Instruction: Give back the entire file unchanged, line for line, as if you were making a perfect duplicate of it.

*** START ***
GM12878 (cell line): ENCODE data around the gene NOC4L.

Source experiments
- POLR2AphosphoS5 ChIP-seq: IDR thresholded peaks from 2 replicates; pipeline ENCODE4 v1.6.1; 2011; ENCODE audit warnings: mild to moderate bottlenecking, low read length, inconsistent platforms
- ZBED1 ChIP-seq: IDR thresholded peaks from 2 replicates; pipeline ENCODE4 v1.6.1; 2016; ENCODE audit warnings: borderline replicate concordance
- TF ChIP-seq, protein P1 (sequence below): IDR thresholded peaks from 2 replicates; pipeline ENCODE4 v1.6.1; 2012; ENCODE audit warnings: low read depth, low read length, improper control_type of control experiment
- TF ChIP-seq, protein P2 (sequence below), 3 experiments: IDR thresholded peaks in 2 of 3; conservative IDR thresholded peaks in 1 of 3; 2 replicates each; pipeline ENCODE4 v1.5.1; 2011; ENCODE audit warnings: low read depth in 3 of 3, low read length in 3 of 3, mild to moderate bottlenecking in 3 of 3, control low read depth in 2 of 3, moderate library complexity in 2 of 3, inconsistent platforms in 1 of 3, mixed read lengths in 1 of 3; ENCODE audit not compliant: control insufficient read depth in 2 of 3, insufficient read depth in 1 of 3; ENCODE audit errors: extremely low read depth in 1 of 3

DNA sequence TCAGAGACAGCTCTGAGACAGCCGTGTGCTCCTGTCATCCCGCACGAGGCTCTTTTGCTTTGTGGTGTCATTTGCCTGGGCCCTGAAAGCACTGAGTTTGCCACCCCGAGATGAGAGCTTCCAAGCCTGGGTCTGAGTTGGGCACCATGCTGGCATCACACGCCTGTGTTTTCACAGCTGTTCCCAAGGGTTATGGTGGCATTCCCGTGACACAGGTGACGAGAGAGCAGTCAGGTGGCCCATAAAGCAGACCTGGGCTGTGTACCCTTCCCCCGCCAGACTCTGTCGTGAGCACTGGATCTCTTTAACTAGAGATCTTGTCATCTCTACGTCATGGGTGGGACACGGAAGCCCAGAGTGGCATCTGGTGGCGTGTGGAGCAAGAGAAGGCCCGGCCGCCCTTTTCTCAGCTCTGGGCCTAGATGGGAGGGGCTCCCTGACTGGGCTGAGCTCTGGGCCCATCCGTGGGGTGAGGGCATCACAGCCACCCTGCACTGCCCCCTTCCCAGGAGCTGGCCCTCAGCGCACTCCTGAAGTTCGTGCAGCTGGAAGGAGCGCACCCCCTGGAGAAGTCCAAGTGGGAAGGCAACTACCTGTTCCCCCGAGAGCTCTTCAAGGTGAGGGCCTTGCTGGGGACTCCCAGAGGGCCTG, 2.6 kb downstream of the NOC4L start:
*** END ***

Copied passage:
GM12878 (cell line): ENCODE data around the gene NOC4L.

Source experiments
- POLR2AphosphoS5 ChIP-seq: IDR thresholded peaks from 2 replicates; pipeline ENCODE4 v1.6.1; 2011; ENCODE audit warnings: mild to moderate bottlenecking, low read length, inconsistent platforms
- ZBED1 ChIP-seq: IDR thresholded peaks from 2 replicates; pipeline ENCODE4 v1.6.1; 2016; ENCODE audit warnings: borderline replicate concordance
- TF ChIP-seq, protein P1 (sequence below): IDR thresholded peaks from 2 replicates; pipeline ENCODE4 v1.6.1; 2012; ENCODE audit warnings: low read depth, low read length, improper control_type of control experiment
- TF ChIP-seq, protein P2 (sequence below), 3 experiments: IDR thresholded peaks in 2 of 3; conservative IDR thresholded peaks in 1 of 3; 2 replicates each; pipeline ENCODE4 v1.5.1; 2011; ENCODE audit warnings: low read depth in 3 of 3, low read length in 3 of 3, mild to moderate bottlenecking in 3 of 3, control low read depth in 2 of 3, moderate library complexity in 2 of 3, inconsistent platforms in 1 of 3, mixed read lengths in 1 of 3; ENCODE audit not compliant: control insufficient read depth in 2 of 3, insufficient read depth in 1 of 3; ENCODE audit errors: extremely low read depth in 1 of 3

DNA sequence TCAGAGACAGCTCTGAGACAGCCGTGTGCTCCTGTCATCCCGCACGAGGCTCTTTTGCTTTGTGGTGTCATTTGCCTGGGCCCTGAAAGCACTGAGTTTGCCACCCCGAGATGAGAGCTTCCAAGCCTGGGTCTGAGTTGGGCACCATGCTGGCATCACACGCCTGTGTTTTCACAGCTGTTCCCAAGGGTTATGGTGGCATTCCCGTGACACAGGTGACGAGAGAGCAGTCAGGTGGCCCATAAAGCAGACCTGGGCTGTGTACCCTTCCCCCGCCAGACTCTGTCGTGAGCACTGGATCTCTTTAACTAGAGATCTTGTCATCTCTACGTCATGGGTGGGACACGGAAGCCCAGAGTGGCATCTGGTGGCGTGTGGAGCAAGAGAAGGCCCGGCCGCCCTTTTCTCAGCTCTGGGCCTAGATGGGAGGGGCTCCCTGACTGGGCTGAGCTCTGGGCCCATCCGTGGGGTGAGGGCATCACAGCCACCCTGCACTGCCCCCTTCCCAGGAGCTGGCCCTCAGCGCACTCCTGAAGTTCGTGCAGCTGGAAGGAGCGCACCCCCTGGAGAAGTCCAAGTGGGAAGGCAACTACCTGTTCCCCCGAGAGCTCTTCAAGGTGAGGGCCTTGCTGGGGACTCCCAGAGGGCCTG, 2.6 kb downstream of the NOC4L start: